Review Paper: Knowledge graph-based image classification | by Mohammad Aryayi | May, 2024


Integrating knowledge into deep learning networks is a popular trend among artificial intelligence researchers. Using knowledge to improve the performance of machine learning models is a popular approach in the field of fine-grained classification. In such problems, there can be high similarities between images from different classes, as seen in the images below from the Caltech-ucsd birds-200–2011 datase.

Six examples of birds from different classes that are difficult to distinguish from one another due to their great similarity

The main challenges of incorporating domain knowledge into deep learning models include:

  • Defining the domain knowledge and determining its relevance to the problem at hand
  • Representing the domain knowledge in a suitable format for the model
  • Addressing the overlap between the domain knowledge and the knowledge that can be learned by the deep learning model itself.

Other challenges pertain to the incorporation methods themselves, such as determining the mechanisms to adjust the amount of domain knowledge to be incorporated, deciding when to incorporate knowledge, and identifying the most suitable areas for incorporation.

In this paper, the authors introduce a method called KGIC (Knowledge Graph-based Image Classification) that utilizes a knowledge graph to improve the performance of CNNs for image classification. The proposed model introduces a new loss function derived from knowledge represented as a knowledge graph. In this method, the integration of knowledge occurs only during the training phase.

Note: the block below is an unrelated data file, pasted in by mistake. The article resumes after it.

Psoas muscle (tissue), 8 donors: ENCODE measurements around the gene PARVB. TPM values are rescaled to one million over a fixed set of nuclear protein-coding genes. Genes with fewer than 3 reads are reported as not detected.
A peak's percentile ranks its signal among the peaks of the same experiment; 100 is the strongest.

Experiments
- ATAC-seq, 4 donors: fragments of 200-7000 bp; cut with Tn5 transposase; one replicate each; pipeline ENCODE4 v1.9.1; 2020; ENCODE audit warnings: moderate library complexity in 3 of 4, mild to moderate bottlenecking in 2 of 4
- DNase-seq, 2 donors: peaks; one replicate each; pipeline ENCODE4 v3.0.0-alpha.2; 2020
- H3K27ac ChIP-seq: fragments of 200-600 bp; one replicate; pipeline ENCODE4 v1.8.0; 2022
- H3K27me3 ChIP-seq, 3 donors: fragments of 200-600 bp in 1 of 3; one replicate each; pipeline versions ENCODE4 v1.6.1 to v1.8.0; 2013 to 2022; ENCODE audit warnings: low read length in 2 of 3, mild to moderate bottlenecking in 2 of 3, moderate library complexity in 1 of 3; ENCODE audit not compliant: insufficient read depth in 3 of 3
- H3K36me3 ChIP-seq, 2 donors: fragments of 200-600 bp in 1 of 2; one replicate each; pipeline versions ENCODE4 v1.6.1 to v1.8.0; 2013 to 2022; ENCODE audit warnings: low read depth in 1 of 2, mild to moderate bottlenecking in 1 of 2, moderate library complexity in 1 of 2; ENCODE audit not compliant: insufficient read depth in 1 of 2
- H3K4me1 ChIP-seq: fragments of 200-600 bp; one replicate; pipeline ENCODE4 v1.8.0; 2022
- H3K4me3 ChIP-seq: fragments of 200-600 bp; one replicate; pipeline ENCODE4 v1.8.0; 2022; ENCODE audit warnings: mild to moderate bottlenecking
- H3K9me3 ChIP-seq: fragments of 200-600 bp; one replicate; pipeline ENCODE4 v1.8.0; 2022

Related work

The related work section in this paper is well-done. Usually, I tend to skip or quickly read this part of papers, but if you’re interested in the topic, I recommend giving it a read. The authors organize the related work greatly, and it can provide valuable information for you (and me!).


The authors of this paper introduced KGIC (for Knowledge Graph-based Image Classification) relying on a knowledge graph to enhance the performance of CNNs for image classification. KGIC involves two key steps: (1) creating a knowledge graph from attribute/value information associated with the training dataset and computing embeddings for nodes, and (2) formulating a loss function that accounts for the similarity between image representations and classes. The figure below provides an overview of KGIC.

Overview of KGIC: an embedding algorithm (Node2vec) takes an input the knowledge graph and compute node representations according their neighbourhoods. This representations are used in the loss function during training step.

In the beginning of this section, they explain some basic concepts about graphs that will be used in the following parts. After that, they discuss the important features that graph embedding should have. The main objective is to introduce a method that fulfills these three requirements:

  • Maximize the similarity between pairs of image nodes belonging to the same class
  • Maximize the similarity between the image nodes and their corresponding class nodes
  • Keep the disimilarity between the pairs of class nodes induced by the knowledge.

More precisely, the goal of embedding of the knowledge is to help identify complex situation (low similarity between the images within the same class and high similarity between two different classes) and take into account this information when training the classifier.

The creation of the knowledge graph is crucial. To create that, they defined the nodes as follows:

  • one node for each image
  • one node for each class
  • one (attribute-value) node for each couple (a,v), where a is an attribute and v is one of the possible values of attribute